what's THIS for...! (1981) ***1/2
This album was written in the studio and it shows. If you're looking for song songs, you won't find any. What you will find are endless vamps that were obviously written around in-the-studio band jams, which means that vocals, verses, and lead guitar take a backseat to Paul Ferguson's tribal drums, which are for all intents and purposes the lead instrument on this particular KJ LP. Sprinkle on top washes of ultra-heavy, distorted guitar that's so pure rhythm to call it rhythm guitar is understatement, and shouted gang choruses that provide the songs' sole attempt at a centered structure, and you have the recipe for every single track on this album. Unlike the debut LP, this platter contains zero, and I mean Z-E-R-O, sonic variety: it's one of those albums that all flow along as one big, fat track. To bring back the Sabbath comparison, if the debut was Paranoid with a handful of classic tracks + filler, this is Master of Reality: the band have settled into their patented style of maximum heaviosity a little too consistently, but if you're looking for skull-crushing power, 'real' songs be damned. The extreme repetition is a serious drawback, and no, I don't necessarily mean from track to track in the same style (though that is a problem), it's also that the individual tracks are themselves extremely repetitive, all based upon repetitive riffs that repetitively repeat throughout repetitively. The biggest offender is "Madness," as it drags on for nearly eight minutes with Jaz Coleman bellowing, "This is madness!" over and over in what appears to be the song's sole lyric. You see, because unlike the debut, this time out Coleman seemed to not particularly bother with verses, but simply wrote choruses for every, ahem, 'song' on the album. Anywhatever, plus sides are that it's more sonically original and distinct than the debut, with this album probably more than any other defining the klassik Killing Joke 'sound'; and like I said, it's the type of album that when you want to envelope yourself in a cocoon of a pure wash of tribalistic, crushing yet danceable heaviness, this is a mood piece that no other album can compare with.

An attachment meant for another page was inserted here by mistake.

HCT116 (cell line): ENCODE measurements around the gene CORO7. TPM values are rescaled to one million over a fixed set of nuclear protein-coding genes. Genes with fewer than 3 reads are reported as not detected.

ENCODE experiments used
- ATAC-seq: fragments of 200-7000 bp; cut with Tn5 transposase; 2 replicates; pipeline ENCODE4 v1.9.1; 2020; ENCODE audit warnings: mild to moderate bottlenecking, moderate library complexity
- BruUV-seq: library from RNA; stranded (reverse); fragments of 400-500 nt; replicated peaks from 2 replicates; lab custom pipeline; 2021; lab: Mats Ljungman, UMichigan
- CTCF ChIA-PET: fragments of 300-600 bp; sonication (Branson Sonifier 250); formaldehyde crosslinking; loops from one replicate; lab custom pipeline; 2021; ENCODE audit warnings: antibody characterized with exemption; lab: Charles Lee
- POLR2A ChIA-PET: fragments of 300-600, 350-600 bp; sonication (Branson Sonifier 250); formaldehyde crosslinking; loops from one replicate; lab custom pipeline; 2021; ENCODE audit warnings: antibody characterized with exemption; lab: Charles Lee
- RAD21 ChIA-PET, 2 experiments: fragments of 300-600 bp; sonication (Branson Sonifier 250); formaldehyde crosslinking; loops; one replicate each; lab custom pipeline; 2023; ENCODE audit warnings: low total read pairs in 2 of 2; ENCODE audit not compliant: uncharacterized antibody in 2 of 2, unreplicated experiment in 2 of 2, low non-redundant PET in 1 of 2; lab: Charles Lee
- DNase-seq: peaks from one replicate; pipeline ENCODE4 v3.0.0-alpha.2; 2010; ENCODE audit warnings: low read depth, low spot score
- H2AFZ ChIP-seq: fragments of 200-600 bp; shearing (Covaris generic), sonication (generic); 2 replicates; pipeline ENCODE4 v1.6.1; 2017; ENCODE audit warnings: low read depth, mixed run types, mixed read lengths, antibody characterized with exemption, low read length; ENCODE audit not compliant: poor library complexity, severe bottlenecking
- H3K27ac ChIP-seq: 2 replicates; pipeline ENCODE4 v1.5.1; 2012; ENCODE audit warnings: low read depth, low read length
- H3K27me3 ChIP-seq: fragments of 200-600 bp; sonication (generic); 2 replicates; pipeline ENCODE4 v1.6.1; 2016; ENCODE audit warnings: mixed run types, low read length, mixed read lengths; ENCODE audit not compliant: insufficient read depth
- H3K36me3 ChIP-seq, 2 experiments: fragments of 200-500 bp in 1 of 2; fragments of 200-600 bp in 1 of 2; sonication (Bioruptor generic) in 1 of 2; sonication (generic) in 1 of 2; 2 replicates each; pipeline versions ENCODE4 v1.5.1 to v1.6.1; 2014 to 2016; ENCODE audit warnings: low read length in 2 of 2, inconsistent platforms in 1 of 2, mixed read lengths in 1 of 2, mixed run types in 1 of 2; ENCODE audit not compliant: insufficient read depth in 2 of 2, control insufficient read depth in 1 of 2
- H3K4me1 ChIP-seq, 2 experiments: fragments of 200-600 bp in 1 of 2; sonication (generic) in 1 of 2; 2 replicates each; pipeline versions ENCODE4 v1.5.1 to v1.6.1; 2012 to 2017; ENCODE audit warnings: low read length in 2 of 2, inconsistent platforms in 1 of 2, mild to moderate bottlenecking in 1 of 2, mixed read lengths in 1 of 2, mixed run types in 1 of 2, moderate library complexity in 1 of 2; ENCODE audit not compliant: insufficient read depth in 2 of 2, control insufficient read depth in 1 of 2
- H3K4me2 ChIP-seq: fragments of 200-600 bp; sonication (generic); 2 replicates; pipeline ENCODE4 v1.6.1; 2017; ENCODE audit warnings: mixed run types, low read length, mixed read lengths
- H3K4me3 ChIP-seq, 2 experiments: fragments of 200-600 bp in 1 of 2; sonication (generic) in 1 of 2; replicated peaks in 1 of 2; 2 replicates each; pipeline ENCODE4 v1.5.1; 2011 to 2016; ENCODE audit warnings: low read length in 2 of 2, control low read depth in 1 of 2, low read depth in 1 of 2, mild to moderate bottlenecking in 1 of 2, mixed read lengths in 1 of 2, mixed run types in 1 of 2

P.S. The acronym for this album is WTF. I have no idea if that was intentional or not. Just thought you'd like to know if you hadn't noticed already.